Baby, its cold outside. A week after Virginia's first hurricane (on the outside at least, she was in my belly for Irene last year) she is watching her first snowflakes at home. It snowed a few times while she was in the hospital but it was unseasonably warm when we brought her home in late February and before we knew it Spring was upon us. Virginia isn't bothered by the cold but finds getting bundled up just as frustrating as we find getting her bundled up.
The cold and snowy weather is a reminder that cold and flu season is upon us. We have definitely been staying home more and doing a whole lot of handwashing, but we are still awaiting an appeal for synagis. Synagis is the vaccine that protects premature babies and babies with certain heart and lung problems from the RSV virus. Unfortunately Virginia falls 9 days short of the automatic cutoff for the vaccine. The cutoff for babies born prior to 28 weeks gestation is that they be under 1 year old by the start of RSV season, which is November 1st. The frustrating part is that had she been born 9 days later , she would have theoretically been a healthier 26.5 weeker and would qualify automatically for the vaccine. We are in the middle of the very frustrating appeal process, and while our insurance company has been amazing this past year we are seeing the uglier side of the process and bureaucracy. The synagis vaccine is quite expensive, about $1800 per injection making it about a $9000 expense for the season. What is beyond my comprehension is how an insurance company who paid out around 2 million dollars related to Virginia's prematurity would gamble on a $9000 expense. That $9000 would pale in comparison to the costs of one readmission to the hospital because of RSV. Unfortunately insurance is a numbers game and we will have to see if our company is going to take that risk. Whether she gets the vaccine or not we will be doing our best to limit her exposure to germs and be vigilant about any illnesses that she does get.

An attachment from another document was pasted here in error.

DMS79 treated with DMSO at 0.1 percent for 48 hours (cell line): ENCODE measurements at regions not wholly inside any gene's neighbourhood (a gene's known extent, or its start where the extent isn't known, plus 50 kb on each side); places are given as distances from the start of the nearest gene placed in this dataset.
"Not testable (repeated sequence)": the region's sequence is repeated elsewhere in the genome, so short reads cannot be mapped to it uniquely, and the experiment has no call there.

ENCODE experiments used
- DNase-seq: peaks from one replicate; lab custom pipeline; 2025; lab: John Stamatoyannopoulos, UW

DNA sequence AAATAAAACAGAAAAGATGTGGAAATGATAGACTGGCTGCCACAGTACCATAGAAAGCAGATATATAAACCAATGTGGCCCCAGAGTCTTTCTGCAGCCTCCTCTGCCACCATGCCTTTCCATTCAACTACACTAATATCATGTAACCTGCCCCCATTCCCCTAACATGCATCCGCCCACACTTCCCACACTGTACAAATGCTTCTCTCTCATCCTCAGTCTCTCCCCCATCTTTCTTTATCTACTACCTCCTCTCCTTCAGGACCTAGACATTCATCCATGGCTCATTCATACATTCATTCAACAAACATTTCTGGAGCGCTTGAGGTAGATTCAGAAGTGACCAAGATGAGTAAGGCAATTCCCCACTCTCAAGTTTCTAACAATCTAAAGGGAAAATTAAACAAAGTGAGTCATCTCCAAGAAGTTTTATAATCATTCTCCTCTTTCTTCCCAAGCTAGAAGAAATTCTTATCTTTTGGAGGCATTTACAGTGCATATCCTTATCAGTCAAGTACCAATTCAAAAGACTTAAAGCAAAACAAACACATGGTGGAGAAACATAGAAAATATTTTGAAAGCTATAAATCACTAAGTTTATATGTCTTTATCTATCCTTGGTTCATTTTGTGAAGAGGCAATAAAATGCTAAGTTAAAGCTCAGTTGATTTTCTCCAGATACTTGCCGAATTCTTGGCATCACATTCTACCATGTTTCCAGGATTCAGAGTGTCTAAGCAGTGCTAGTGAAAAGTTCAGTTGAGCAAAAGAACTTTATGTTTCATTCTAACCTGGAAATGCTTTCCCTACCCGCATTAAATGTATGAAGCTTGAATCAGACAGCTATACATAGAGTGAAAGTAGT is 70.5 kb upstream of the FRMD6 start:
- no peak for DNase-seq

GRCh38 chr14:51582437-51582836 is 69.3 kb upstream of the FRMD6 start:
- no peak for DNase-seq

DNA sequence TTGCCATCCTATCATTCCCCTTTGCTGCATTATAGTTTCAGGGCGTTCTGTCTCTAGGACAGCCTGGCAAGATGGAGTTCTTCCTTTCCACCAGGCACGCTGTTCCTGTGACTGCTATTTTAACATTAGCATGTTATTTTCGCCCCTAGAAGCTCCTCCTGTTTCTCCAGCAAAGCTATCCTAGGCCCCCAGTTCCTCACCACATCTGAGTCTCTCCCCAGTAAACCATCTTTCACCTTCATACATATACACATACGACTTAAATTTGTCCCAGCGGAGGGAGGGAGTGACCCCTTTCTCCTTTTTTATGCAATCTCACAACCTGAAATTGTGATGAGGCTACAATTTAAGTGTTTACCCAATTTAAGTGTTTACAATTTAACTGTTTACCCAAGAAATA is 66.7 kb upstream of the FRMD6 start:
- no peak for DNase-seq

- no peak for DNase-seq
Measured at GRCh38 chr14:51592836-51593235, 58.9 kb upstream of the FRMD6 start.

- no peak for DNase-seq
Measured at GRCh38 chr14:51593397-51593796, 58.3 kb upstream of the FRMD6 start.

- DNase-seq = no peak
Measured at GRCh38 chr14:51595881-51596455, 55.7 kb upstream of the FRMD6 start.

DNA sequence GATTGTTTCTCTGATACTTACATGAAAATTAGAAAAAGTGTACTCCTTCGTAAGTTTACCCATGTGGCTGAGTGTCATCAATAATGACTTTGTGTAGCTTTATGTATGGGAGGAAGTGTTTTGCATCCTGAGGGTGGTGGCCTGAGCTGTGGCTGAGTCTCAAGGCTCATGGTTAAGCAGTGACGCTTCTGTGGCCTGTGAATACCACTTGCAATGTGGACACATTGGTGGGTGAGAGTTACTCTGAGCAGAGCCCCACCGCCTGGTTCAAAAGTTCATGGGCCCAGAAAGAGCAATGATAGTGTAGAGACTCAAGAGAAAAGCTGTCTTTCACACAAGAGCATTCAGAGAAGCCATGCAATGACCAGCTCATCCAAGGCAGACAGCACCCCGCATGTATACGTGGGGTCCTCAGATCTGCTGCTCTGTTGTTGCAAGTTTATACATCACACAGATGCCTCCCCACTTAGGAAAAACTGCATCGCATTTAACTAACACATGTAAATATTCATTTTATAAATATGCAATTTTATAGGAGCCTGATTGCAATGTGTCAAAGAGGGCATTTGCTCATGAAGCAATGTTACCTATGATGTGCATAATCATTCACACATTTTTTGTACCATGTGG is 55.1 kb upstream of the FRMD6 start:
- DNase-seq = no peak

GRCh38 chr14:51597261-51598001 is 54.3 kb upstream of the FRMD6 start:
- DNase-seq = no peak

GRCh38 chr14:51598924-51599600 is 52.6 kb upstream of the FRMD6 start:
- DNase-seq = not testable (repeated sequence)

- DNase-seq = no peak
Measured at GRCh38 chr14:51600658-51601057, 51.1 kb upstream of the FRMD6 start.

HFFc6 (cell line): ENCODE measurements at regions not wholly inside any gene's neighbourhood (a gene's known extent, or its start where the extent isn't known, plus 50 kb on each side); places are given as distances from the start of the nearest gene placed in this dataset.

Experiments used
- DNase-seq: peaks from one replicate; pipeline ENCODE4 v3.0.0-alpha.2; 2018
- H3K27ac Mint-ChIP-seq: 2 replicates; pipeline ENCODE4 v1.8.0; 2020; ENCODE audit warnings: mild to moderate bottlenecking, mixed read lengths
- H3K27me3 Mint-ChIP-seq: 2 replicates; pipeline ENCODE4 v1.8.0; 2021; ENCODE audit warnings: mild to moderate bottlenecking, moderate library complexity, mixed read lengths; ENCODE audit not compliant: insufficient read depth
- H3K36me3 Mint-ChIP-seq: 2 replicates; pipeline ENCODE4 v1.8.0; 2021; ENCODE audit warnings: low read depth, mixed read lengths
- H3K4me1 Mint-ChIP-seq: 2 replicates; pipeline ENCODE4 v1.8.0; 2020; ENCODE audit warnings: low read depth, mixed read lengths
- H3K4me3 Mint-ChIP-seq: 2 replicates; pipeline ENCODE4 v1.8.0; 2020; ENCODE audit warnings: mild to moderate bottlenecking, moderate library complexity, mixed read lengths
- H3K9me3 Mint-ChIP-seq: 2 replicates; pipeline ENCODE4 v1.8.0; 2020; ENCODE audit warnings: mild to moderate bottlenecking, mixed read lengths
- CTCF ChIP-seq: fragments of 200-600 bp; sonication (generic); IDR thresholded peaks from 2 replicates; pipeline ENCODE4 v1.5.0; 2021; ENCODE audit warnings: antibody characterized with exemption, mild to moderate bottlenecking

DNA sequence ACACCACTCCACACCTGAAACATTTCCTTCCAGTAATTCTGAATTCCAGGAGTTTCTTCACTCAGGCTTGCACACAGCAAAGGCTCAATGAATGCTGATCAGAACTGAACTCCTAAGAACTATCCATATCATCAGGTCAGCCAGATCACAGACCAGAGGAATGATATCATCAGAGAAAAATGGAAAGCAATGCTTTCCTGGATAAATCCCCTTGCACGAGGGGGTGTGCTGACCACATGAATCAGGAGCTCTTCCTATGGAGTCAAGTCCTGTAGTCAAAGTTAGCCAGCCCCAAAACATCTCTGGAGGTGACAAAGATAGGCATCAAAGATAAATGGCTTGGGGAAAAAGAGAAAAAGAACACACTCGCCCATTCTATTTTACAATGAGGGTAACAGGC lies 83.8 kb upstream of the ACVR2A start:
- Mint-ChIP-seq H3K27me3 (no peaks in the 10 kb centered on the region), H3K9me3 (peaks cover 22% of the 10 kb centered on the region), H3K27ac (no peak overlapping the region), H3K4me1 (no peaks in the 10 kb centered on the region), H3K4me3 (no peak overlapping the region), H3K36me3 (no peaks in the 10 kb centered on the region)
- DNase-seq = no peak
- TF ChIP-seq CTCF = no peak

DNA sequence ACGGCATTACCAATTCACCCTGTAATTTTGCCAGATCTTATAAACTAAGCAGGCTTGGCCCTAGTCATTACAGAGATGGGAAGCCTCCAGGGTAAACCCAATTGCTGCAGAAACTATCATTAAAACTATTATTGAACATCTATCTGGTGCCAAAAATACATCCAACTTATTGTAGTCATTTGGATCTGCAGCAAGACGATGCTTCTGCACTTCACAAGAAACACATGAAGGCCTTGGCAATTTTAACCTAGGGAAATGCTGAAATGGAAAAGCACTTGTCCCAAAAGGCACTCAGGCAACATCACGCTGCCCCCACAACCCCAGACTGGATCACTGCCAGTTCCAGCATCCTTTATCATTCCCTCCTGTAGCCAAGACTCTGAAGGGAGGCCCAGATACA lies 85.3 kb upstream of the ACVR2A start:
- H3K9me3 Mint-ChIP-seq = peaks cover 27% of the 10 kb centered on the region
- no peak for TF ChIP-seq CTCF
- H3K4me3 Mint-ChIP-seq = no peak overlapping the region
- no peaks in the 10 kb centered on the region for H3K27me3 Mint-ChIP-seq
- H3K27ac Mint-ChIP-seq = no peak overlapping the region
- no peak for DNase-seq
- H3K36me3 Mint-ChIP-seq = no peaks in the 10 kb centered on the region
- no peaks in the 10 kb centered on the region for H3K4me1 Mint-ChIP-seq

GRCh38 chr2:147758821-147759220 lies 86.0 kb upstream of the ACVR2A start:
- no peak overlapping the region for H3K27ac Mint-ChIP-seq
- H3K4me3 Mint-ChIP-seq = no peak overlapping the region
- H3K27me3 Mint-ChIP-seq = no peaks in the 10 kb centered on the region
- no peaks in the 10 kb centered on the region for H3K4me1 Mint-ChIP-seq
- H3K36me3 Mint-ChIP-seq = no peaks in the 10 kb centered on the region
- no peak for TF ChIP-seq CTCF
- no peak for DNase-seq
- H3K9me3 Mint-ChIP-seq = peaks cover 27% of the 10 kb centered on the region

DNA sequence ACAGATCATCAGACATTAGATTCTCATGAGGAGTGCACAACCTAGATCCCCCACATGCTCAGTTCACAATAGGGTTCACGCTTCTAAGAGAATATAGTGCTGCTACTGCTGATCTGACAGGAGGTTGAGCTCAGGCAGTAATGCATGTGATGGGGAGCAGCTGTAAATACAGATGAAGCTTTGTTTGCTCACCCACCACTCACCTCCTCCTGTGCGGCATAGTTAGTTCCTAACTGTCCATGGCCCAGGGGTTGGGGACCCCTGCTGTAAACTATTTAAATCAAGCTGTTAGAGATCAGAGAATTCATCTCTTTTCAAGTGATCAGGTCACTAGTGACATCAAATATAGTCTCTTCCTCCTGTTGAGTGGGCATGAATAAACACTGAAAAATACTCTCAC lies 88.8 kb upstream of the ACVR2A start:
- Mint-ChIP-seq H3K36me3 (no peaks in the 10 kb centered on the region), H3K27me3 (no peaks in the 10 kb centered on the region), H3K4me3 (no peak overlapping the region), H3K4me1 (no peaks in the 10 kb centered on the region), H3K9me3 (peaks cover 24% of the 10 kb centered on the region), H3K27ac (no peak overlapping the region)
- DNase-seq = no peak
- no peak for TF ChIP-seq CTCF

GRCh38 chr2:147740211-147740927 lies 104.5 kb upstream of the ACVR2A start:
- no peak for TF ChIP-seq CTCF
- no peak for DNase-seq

Since it is Prematurity Awareness Month, I think it is a good opportunity to point out just how many obscure impacts prematurity has on an entire family. The health and safety of a premature baby is the number one focus of any family, but there are so many extra challenges, burdens, and stresses that overwhelm the families that are impacted by prematurity. Some of the more random and non medical affects of prematurity on our family:
Our weekly schedule almost always includes at least one appointment for occupational therapy, physical therapy or a specialist appointment; these appointments are nearly impossible to schedule outside of the 9-5 workday.
We had no option but to hire a Nanny to come our home because we could not send Virginia to daycare.
I exhausted all of my maternity leave 8 weeks before Virginia even came home from the hospital.
We put almost 10,000 miles on our cars in the 4 months that Virginia was in the hospital.
Our once healthy lifestyle (eating well and exercising) has suffered along the way. Something we need to work on.
Our most important purchase for the nursery was an air purifier.
We met our 2012 medical insurance deductible and co-insurance maximum by January 3rd.
This girl makes us smile all day long...